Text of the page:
Second 7k (28:38, 4:06/km)

The second 7k I began to get into a groove.  Almost every time I looked down at my watch I was running 4:06 pace.  It was at this point I began casting out the line and reeling in runners in front of me.  I felt like I was holding a steady effort and that pace was too quick for the runners I was passing to keep up with.  As I approached a runner or a group I’d already be looking ahead to my next target so I didn’t get complacent and sit on anyone’s hip.  If someone wanted to try to run with me I didn’t accelerate to drop them, I felt really steady, and mentally I was in a good place.  All my splits were between 4:02-4:08.

They gave us elastics at the turnaround at the far end of the course

They gave us elastics at the turnaround at the far end of the course

 

Final 6.5k {the course was short} (26:28, 4:04/km)

The final 6.5k I started to feel that familiar hurt.  I was beginning to count down km’s and think; 20mins or running, I can handle that, okay now just 16mins.  It was taking me longer to catch runners now that I had moved up through the field.  At about 18k the course turned into chaos.  The 5k had started and the bulk of the walkers were in and around the turnaround.  Some were taking photos, others sitting, some pushing strollers, and they took up almost the entire highway.  Over the next km congesting was really high and I had to weave in and out of a number of people.  By about 19k the people were spread out enough that I was able to take paths around walkers that didn’t require 90* turns.

On the way back the course crosses the Rama VIII bridge, a neat bridge that we started underneath.  I saw a runner moving well about 200m in front of me and I made it my goal to catch him in the final mile.  I turned on the jets and gave it everything I had as we made the turn at the turnaround back across the bridge and gave it everything I had left in the tank.  I managed to catch him on the off ramp from the bridge to the finish stretch.  I crossed the finish line in an unofficial time of 1:24:58 on a short course of only 20.6k, good for a 4:07 pace. (They didn’t post results and I haven’t been able to find them online, so I don’t know what my official time was)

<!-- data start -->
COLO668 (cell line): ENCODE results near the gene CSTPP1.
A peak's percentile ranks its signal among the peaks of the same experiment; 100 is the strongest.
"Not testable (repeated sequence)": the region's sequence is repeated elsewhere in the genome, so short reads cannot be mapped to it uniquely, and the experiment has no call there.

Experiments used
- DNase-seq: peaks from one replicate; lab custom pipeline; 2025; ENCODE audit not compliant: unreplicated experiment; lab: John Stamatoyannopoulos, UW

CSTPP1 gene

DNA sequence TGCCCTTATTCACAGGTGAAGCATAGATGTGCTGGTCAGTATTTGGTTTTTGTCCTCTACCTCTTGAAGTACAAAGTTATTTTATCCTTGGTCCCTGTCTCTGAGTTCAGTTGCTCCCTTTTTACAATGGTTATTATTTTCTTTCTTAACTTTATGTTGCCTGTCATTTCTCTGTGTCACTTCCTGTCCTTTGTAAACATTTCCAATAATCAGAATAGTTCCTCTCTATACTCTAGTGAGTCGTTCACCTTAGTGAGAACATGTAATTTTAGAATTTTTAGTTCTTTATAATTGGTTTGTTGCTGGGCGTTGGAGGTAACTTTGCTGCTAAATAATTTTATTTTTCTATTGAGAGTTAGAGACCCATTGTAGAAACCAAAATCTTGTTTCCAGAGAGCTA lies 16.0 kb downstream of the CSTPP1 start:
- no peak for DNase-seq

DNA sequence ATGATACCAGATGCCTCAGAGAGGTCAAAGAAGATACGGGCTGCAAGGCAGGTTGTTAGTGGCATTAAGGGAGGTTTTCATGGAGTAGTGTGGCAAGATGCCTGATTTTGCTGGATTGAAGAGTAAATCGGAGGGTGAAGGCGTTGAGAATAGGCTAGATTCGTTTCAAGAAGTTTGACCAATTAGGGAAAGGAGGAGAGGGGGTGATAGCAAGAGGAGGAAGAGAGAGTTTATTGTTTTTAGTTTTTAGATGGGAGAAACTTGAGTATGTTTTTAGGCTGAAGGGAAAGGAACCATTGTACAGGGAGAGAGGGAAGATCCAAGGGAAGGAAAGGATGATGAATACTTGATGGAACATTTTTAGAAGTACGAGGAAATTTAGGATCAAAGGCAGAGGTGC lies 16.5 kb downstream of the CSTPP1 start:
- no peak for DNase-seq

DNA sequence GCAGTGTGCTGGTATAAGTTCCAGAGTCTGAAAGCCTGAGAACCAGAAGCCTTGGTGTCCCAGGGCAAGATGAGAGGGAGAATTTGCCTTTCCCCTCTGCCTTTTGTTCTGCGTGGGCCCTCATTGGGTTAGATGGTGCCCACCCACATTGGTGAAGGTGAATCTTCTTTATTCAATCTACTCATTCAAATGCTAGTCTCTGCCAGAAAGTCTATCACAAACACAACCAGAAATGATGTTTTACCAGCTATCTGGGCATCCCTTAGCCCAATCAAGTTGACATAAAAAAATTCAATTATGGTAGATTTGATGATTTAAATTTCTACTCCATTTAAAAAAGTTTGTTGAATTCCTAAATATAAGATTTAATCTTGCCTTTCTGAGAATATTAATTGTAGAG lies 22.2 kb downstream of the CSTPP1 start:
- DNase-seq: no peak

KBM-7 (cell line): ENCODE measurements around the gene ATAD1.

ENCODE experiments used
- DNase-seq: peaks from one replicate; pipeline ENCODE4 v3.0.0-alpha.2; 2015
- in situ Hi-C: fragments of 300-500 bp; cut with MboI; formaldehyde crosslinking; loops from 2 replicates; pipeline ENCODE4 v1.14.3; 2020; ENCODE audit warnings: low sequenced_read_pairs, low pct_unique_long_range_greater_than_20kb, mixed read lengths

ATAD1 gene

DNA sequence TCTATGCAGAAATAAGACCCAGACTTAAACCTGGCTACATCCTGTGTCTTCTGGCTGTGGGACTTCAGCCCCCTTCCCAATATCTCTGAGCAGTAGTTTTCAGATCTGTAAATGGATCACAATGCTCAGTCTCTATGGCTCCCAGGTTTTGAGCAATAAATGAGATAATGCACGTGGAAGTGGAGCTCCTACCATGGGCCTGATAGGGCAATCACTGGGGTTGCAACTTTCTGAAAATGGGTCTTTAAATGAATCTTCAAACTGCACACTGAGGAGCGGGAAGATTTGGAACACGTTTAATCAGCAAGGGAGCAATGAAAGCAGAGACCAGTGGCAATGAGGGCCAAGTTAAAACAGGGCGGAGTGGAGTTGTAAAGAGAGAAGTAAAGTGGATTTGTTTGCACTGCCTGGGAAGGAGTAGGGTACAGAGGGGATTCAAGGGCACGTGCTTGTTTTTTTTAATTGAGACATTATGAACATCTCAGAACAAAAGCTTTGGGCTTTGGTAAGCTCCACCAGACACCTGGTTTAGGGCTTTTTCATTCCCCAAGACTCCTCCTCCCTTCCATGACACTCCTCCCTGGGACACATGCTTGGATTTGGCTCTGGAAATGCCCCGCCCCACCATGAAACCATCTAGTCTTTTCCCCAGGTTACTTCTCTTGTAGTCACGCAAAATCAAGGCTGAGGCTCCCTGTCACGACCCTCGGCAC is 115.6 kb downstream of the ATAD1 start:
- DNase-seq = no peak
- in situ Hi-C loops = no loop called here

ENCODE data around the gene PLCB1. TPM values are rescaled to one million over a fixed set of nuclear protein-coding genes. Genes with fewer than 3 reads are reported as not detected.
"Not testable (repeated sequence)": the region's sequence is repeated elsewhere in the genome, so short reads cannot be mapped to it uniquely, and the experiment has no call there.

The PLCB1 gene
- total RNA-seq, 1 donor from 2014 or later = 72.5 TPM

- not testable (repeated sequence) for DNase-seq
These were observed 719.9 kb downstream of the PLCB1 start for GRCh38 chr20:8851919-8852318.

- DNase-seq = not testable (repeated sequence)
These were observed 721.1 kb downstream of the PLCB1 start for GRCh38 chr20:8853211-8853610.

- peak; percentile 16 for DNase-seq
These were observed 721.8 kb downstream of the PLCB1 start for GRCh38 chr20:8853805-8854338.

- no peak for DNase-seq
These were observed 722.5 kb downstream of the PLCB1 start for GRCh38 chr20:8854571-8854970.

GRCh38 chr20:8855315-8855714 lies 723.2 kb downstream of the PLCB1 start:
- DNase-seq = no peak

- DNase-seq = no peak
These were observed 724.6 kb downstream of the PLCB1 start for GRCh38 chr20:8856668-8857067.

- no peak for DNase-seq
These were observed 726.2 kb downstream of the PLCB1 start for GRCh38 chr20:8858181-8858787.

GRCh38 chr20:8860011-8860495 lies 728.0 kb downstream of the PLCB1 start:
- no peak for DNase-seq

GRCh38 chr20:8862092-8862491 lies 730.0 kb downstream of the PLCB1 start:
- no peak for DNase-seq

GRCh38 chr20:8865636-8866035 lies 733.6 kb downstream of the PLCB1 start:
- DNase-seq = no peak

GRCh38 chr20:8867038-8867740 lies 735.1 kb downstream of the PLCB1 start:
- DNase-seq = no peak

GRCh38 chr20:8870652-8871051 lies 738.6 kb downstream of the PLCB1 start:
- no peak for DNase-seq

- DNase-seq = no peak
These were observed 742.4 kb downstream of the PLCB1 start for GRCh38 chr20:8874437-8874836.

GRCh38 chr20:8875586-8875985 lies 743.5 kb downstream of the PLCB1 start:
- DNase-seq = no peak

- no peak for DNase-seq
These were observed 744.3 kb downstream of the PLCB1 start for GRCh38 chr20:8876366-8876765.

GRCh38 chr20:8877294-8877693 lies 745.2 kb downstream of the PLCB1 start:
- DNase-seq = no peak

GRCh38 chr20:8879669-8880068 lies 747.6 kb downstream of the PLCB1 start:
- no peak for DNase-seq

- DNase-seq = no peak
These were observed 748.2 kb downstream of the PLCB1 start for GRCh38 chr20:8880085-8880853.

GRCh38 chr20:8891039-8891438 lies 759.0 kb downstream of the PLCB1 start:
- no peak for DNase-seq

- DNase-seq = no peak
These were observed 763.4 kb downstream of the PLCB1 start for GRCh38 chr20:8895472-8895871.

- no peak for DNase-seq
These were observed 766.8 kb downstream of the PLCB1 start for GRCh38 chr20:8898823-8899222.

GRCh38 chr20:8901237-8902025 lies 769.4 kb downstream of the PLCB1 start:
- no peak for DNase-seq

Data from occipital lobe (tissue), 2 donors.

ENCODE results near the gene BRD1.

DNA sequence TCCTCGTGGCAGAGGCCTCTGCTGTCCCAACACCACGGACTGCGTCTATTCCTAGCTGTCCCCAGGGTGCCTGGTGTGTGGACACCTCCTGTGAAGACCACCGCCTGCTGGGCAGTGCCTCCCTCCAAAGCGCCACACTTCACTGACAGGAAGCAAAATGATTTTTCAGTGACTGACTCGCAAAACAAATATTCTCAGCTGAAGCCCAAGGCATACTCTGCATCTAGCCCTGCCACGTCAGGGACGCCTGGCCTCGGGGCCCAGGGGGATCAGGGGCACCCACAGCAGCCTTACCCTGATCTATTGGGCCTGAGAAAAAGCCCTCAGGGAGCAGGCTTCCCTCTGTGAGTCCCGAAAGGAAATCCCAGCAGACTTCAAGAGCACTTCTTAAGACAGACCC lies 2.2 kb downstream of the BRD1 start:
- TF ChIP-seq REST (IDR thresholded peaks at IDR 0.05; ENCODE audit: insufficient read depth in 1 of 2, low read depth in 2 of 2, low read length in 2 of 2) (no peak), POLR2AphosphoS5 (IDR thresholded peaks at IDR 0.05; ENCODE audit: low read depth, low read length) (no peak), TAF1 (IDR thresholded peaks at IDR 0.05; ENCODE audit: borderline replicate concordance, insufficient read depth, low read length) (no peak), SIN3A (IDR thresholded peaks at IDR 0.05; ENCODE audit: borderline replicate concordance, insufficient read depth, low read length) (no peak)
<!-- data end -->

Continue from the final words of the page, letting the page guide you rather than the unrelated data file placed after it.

Rama VIII turn around

Rama VIII turn around

Overall – 1:24:58 (20.6k), 4:07/km

 

Post Race

Just after the finish line my legs were a little wobbly, likely because I hadn’t run this sort of effort in about 9 weeks.  The course was short so I figured I’d be looking at about 1:27 on a proper course.  I wasn’t as fast as I hoped I would be, but I also wasn’t as slow as I worried I might be.  I didn’t know what to expect.  I would have loved to have run 4:00/km’s for 1:24:24, but I also wasn’t sure if I’d be able to manage 4:30’s for a 1:35:00.  So I felt good with my efforts.

Post race on the Rama VIII bridge

Post race on the Rama VIII bridge

The post race food was great!  There was the normal water and sports drink stands.  But that also had a tent where they were making chicken and rice, another that had rice and chicken soup, and there was some kind of soup and dumplings.   All the food was being prepared fresh in front of you.  They also had some fruit and sandwiches.  Fortunately I beat the rush so I was able to enjoy some chicken and rice with sweet chilli sauce, and then go back up for some chicken and rice soup.  I did notice when I was leaving that the lines were rather long, so maybe that’s why they don’t do this at races back home.  Either way, I loved it!

Chicken and rice after the race

Chicken and rice after the race

Up next I have the Chiang Mai Half Marathon next weekend (Dec 21).  Historically this race hasn’t been as competitive as this one, so I may be running near the front.  My plan is to tighten the screws a little further in Chiang Mai.  The 4:06’s I seemed to be running for the second half of the race will be the pace I plan to set off at.  If I feel good I’ll push a little closer to the edge than I did here in Bangkok.